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IKS International Ltd

Background

IKS Intl. Ltd employs 1000 staff and is part of an African-based multinational enterprise. Its main business is the provision of specialist services to major construction projects like construction of Hotels in the Indian Ocean. As is typical for the construction industry the Company operates in a highly competitive and at times aggressive and hostile environment. Disputes between clients, contractors and subcontractors can become bitter and frequently end in litigation.

Up to 2004, IKS had been run by an autocratic Managing Director who was feared by his colleagues and who treated the company as his own personal business. His style of management was not liked and many felt that it was counterproductive.

When he retired, the parent company took the view that IKS was underperforming and that much of this was due to poor management and a lack of cooperation in the company. His replacement, a new Managing Director, was appointed in January 2005, with the remit to enhance the performance of the company and develop its managerial competency. This he did to great effect. Over a 4-year period, he transformed the operation, culture and structure of organisation.

The Managing Director recognised that the industry was attempting to change, and conflict was being replaced by ‘partnership’ initiatives–contractors and subcontractors working in more cooperative and team-based manner.  In turn this would need a new style of participative management in the Company. Thus, the Managing Director set out not just to upgrade IKS’s management but undertook a root and branch overhaul of the company’s operations and culture.

His strategy for transforming the company rested on carrying out two crucial activities in parallel: to introduce new practices and techniques in the company in order to provide a better service to customers (and thus improve the company’s entire performance), and to change attitudes and behaviours within the company, especially those of managers.

New practices, such as customer care and customer partnering, were not mere technical exercises. They required behavioural alters and new managerial skills. Thus, the Managing Director wanted to create a change programme whereby any change designed to enhance the organisation’s performance, whether it be new skills, new techniques or whatever, also had to encourage and reinforce behavioural and culture change.

The Managing Director’s first initiative was to introduce a small-scale Kaizen programme, (a Japanese technique for achieving small-scale enhancements by the teamwork).

The next initiative, in October 2009, was a customer care programme. This was designed to engender a positive view of customers by promoting joint team working. Other initiatives were introduced over the next few years, comprising investing in people, and a redesigning of Construction Supervisors’ role to ensure that the post-holders possessed the skills, competencies and behaviours essential to work closely with customers and staff under the new regime. Once again this was designed to achieve a combination of aims, including changes to working practices, the upgrading of managerial competency on the construction sites, and promotion and development of a more team-based culture in the organisation.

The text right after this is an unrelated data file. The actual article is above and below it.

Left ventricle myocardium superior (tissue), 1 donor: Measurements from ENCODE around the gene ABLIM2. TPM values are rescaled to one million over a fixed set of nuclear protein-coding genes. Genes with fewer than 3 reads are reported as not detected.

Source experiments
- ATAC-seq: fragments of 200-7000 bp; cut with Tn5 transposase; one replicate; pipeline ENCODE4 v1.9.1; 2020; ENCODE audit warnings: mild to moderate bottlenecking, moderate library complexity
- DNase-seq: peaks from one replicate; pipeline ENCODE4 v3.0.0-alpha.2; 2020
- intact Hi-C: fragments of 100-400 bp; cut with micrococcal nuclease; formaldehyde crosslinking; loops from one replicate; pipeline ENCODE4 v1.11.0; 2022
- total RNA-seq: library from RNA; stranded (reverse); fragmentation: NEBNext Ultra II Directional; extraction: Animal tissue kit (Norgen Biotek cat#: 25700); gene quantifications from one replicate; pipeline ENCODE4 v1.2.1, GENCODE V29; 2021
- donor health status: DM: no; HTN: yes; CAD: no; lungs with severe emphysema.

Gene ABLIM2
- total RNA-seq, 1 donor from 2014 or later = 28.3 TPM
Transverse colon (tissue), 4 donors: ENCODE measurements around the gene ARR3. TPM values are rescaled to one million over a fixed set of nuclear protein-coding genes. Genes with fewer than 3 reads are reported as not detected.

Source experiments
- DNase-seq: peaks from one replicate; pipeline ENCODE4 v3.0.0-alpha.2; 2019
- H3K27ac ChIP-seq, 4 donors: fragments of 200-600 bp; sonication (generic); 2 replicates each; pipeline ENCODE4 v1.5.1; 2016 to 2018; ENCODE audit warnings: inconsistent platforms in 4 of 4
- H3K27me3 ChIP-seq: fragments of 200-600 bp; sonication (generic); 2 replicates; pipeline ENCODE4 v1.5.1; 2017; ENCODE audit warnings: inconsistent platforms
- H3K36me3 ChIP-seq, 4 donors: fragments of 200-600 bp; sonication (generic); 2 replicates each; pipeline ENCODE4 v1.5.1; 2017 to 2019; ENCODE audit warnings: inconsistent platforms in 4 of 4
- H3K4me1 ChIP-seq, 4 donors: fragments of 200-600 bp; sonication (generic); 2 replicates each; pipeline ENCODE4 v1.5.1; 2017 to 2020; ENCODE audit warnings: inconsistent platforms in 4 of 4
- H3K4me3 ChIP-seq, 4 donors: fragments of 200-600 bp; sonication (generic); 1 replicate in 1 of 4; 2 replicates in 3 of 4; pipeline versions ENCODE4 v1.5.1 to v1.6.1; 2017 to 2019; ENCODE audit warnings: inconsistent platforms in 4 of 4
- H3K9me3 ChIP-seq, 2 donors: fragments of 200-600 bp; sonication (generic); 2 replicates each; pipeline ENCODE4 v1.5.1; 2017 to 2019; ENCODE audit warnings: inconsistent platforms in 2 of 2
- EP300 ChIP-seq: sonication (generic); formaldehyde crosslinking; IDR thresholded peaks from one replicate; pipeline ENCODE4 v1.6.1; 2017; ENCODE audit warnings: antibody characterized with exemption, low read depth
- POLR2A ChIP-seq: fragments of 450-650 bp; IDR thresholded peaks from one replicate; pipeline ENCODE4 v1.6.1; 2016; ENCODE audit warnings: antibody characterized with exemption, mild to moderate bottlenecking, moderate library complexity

At the end of year 2009, the Board of Directors decided that it was time to redefine its culture and change its structure.

This then led into a process of reviewing each manager’s leadership abilities and behaviours. With these activities underway, the scene was set for redrawing the company’s structure in order to promote and reflect its new ways of working and its developing culture.

The Managing Director and his Deputy began to have discussions in the company over restructuring. Their basic aim was to remove functional barriers and create a more teamwork based, procedure-focused organisation. But, they didn’t underestimate how difficult this would be. It would need a complete reorganisation in and between the offices. It would reduce the power of the regional managers and amalgamate the Head Office empires of some directors. The Managing Director recognised that such changes could and probably would create friction and resistance. He as well recognised that the organization lacked the skills to plan and implement such a change.

Impact of Change

Though the development and implementation of a new structure at IKS was not without its difficulties, it was achieved remarkably quickly and with relatively little disruption. There was significant potential for those who might lose out from the changes to try to prevent, or at least slow down, their implementation. All the regional managers and a number of the directors saw their areas of responsibility, and thus power, reduced. Many of functional specialists found themselves operating in multi-function teams where their promotion prospects depended less on their technical abilities and more on their ability to work and manage as a team player. There was also the fact that people who did not like each other suddenly found that they were working side by side.

problemS 

(a) Critically examine IKS’s strategies for change taking into consideration the environment in which it operates and the constraints it has been facing during the years.

(b) What are the change approaches that have been adopted by the company? Provide justifications for your answer as well as its relevance to the set-up of IKS Intl. Ltd.

(c) What measures would you recommend to the Managing Director to improve acceptance of change in this particular organization?

Management Theories, Management Studies

  • Category:- Management Theories
  • Reference No.:- M97503

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